Teddie Wardi at Insight highlights that AI and the predictive elements of 6sense’s technology — which have been a consistent part of the product since it was founded — are what help it stand out.

“AI generally is a buzzword, but here it is a key part of the solution, the brand behind the platform,” he said in an interview. “Instead of having massive funnels, 6sense switches the whole thing around. Catching the right person at the right time and in the right context make sales and marketing more effective. And the AI piece is what really powers it. It uses signals to construct the buyer journey and tell the sales person when it is the right time to engage.”


Enterprise – TechCrunch


YouTube tests hiding dislike counts on videos

March 31, 2021 No Comments

YouTube announced today it will begin testing what could end up being a significant change to its video platform: It’s going to try hiding the dislike count on videos from public view. The company says it will run a “small experiment” where it will try out a few different designs where dislike counts are no longer shown, however none will see the “dislike” button itself removed entirely.

The company announced the tests on Twitter, but then explains further in a community forum post that the goal is not to remove the ability for users to signal they disliked a video — creators will still have access to the video’s like and dislike count from YouTube Studio and dislikes will still help power YouTube’s recommendation algorithms.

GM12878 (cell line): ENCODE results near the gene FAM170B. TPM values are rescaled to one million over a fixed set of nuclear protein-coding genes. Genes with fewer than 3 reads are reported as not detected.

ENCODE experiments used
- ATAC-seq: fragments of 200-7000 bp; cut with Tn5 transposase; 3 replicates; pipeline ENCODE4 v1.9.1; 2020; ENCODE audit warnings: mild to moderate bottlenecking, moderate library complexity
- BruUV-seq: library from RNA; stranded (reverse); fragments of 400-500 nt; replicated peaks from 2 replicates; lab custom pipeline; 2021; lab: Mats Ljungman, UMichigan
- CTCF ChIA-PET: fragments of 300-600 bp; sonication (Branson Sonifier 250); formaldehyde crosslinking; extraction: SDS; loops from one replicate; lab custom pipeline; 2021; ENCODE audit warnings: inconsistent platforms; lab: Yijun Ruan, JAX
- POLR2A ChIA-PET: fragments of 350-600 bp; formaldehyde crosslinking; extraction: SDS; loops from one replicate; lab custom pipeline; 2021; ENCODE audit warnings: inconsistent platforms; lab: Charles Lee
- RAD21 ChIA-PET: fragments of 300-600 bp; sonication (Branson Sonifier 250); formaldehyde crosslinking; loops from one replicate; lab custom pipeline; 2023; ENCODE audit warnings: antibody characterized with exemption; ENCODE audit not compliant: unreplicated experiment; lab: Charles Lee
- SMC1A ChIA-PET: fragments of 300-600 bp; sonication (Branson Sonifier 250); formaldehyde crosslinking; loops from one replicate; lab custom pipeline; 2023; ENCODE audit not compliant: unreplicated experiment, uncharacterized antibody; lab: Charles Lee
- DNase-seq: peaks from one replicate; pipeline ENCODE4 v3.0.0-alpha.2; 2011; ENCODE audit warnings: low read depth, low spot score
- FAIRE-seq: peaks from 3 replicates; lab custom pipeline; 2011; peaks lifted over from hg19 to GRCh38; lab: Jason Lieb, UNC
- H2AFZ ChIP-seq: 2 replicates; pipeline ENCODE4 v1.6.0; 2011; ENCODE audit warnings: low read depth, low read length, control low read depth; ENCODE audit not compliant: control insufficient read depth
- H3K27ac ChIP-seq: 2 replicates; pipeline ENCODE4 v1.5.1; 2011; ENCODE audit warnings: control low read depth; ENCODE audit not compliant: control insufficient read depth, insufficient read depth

Instead, YouTube says that the idea to try hiding dislikes is based on creator feedback.

“We’ve heard from creators that the public dislike counts can impact their well-being and may motivate a targeted campaign of dislikes on a creator’s video,” the announcement reads. “So, we’re testing designs that don’t include the visible like or dislike count in an effort to balance improving the creator experience, while still making sure viewer feedback is accounted for and shared with the creator.”

Of course, there can be a sort of mob mentality that accompanies the use of the Like and Dislike buttons on YouTube. But seeing the dislike count can also help to signal to others when videos are clickbait, spam or misleading, which can be helpful.

YouTube showed off one potential design being tested that simply shows the same button layout but instead of a number of dislikes, the word “Dislike” appears underneath the thumbs down icon.

There will be no way to opt out of the test if you see the changes appear when you’re logged into YouTube — you’ll only be able to share feedback, the company notes.

To be clear, however, YouTube isn’t yet committed to removing the dislike count for everyone at this time. The feedback from this test will help inform YouTube as to if, when or how it will release designs like this more broadly.

YouTube wouldn’t be the first to experiment with removing metrics from a social app. Instagram has also been testing removing the number of positive engagements (Likes), in order to make the experience feel more authentic and less about chasing clout. And Facebook this year removed the “Like” button from Facebook Pages, in favor of the more accurate “Followers” measurement. However, in the case of removing just the dislike count and not the likes, viewers may misunderstand a video’s true popularity.